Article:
Strange Fish in Weird Places with Paulina Salinas-Ruiz
By Gayle Hudson
At our October meeting, we were delighted to hear a presentation from Paulina Salinas-Ruiz, an Applied Marine & Watershed Science M.S. graduate student at California State University Monterey Bay.
She is working on a project in collaboration with Dr. James Lindholm which addresses fish and invertebrates that are migrating north up the west coast where they are not considered an indigenous species.
Paulina told us she was born in Mexico City and her father was an avid scuba diver, getting her involved in the sport at a young age. He took her to Cozumel every year, where she witnessed environmental changes that helped define her career goals.
She began her presentation with an example of her previous work involving an invasive species, Sargassum horneri, which has flourished on the island of Catalina and pushed out the giant kelp forests which were suffering due to warming temperatures. The Santa Barbara region usually experiences temperatures in the high 50s but it went to the high 70s this past July and August.
Paulina worked with scientists who tried to remove the sargassum with a ‘super sucker’ vacuum machine. They removed nine metric tons and kept monitoring the growth, but it returned. The sargassum invasion cannot be stopped. This species is from Japan where it traveled in the ballast water of a ship in 2006 and Paulina began studying it in 2014. In Japan, sargassum has natural predators, but there are none along the west coast. Scientists have tried to get urchins and turban snails interested in the species but Paulina said “…they would rather starve to death” than consume sargassum.
Fishes traditionally only seen in Mexico are now migrating to Southern California and Southern California fishes are now being found in Northern California. Paulina explained when ocean temperatures got cold again migrating species would die off or disappear, but now they are surviving as ocean temperatures rise. These species are now spawning and have the potential to change the entire ecosystem along the west coast.
Fishes spotted in areas where they are not indigenous includes a Goldspotted sand bass, commonly found from Cedros Island southward along the central and southwest coasts of Baja California, Mexico. It was caught in Santa Barbara in early August, 2018, 470 miles north of its normal habitat.
In Monterey, an adult male California Sheepshead, normally found from the Isle of Guadalupe to Santa Barbara, was photographed at North Monastery. Paulina says now every time she dives at Breakwater or MacAbee she now spots a male or female. Spiny lobsters are not found north of Point Conception but recently, a few hundred miles of its normal territory, one was photographed at North Monastery. An incredible catch by a fishing boat in Crescent City was a Yellowtail (Seriola quinqueradiata) and Mahi Mahi (Coryphaena hippurus) normally indigenous to Baja California, Mexico. Paulina believes they cycled after El Nino but are now establishing in these new areas because, as ocean temperatures rise, babies can survive.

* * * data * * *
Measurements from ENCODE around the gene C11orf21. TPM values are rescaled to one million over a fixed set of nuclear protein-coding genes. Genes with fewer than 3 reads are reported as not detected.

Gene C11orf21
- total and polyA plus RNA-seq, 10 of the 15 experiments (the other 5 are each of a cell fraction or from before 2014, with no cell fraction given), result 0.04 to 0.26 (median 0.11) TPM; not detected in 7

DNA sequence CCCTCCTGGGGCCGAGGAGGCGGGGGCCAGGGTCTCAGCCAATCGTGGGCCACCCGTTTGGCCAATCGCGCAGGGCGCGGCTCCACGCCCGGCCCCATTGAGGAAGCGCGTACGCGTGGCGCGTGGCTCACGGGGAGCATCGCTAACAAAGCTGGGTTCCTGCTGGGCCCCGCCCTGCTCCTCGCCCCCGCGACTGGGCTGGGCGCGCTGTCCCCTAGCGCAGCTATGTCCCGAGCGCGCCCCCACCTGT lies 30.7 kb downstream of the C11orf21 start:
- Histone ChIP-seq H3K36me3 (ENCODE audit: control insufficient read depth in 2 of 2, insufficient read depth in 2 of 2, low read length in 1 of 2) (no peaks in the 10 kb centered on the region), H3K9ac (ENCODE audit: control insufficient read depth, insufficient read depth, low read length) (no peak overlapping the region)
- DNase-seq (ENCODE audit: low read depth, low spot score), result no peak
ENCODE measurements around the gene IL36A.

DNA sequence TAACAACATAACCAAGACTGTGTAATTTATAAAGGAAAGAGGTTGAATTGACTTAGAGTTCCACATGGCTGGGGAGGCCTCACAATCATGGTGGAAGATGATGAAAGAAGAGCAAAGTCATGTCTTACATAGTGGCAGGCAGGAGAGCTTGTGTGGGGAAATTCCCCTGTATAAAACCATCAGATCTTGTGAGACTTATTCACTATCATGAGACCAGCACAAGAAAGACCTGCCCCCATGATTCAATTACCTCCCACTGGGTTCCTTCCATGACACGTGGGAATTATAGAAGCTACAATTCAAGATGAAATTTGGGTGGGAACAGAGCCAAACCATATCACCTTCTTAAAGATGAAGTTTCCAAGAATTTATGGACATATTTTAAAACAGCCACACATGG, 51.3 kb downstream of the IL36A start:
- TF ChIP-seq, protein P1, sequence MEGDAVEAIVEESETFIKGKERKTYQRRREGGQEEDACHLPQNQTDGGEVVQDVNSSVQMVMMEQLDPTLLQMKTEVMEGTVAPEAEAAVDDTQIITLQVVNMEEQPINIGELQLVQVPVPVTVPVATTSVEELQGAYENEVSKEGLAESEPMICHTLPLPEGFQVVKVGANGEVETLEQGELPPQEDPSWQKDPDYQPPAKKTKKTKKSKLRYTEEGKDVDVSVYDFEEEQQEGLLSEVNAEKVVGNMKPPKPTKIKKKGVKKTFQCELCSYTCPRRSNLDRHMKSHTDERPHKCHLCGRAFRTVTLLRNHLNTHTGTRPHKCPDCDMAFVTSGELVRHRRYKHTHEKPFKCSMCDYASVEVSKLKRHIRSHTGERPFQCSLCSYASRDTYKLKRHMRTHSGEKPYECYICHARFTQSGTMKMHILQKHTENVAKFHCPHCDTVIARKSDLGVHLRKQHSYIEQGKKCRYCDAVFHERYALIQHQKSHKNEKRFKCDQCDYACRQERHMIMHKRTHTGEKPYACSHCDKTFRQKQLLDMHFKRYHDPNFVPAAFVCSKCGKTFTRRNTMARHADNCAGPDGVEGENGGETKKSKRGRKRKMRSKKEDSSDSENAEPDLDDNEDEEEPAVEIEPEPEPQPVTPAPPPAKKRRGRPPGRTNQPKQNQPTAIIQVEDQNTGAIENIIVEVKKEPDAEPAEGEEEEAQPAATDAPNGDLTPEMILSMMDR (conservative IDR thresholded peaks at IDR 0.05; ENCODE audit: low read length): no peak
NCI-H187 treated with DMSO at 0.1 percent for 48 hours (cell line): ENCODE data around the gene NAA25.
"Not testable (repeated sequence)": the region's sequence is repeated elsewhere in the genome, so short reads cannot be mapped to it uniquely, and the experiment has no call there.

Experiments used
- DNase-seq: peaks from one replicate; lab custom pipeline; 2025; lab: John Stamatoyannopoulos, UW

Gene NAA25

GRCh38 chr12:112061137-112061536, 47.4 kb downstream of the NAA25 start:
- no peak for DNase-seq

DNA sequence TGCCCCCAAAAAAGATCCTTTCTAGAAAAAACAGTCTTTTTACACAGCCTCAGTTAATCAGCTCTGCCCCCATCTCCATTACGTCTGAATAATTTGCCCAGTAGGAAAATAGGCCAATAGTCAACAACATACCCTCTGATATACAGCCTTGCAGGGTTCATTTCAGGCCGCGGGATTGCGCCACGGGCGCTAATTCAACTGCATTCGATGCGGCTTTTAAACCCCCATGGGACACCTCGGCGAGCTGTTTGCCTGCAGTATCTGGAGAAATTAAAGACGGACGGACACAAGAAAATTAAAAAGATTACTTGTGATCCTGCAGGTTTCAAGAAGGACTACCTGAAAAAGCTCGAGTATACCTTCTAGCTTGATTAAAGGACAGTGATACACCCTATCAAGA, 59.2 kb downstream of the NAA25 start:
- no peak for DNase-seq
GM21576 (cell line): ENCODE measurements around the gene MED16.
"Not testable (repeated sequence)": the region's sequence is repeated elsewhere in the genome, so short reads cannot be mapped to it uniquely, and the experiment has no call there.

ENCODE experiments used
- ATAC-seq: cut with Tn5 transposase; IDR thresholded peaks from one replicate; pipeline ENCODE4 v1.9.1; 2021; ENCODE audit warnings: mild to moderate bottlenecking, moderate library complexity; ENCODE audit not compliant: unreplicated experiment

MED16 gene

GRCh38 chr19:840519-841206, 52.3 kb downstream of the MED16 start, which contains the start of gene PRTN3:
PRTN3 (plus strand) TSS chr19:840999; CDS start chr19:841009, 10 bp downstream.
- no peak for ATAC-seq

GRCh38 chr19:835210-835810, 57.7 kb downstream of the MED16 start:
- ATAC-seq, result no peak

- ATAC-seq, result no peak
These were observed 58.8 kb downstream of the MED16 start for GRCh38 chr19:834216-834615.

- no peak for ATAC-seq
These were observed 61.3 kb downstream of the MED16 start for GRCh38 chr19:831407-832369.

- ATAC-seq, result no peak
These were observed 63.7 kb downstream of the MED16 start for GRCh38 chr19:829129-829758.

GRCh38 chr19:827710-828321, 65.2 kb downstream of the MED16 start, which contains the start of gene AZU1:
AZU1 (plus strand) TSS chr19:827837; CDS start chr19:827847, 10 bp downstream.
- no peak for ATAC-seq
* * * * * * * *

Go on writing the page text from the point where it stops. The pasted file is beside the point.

Paulina hopes her work will be an eye-opener so fisherman can adjust catches, invasive species can be addressed, and resource managers can take early action.
The challenge in documenting this migration is the limited resources, opportunities, and observers who can photograph these species through crowd sourcing, Paulina is hoping to gather data to further research on these migrations. Divers and fishermen can help by taking a photo or video and filling out a form that has been posted at the CSUMB website. There is no need to register and Paulina’s team will double-check everything so don’t worry about your submission. Those who would like credit should attach their name or you can remain anonymous.
The information requested included date and time of observation, depth (if collected via SCUBA or breath-hold diving), species ID (lowest taxonomic level possible), coordinates and/or general location. Paulina has contacted all the dive shops, clubs, fishing operations, landings, and researchers and has received a lot of photos from fishermen and some beach photos.
In the Q & A session that followed, Paulina confirmed she has been in touch with Reef Check but all their data is written and her project requires imagery. David Chevrin commented he saw a post at Scuba Forum where a lobster was spotted on Breakwater wall.
We thank Paulina Salinas-Ruiz for her fascinating presentation and will be looking for Strange Fish in Weird Places!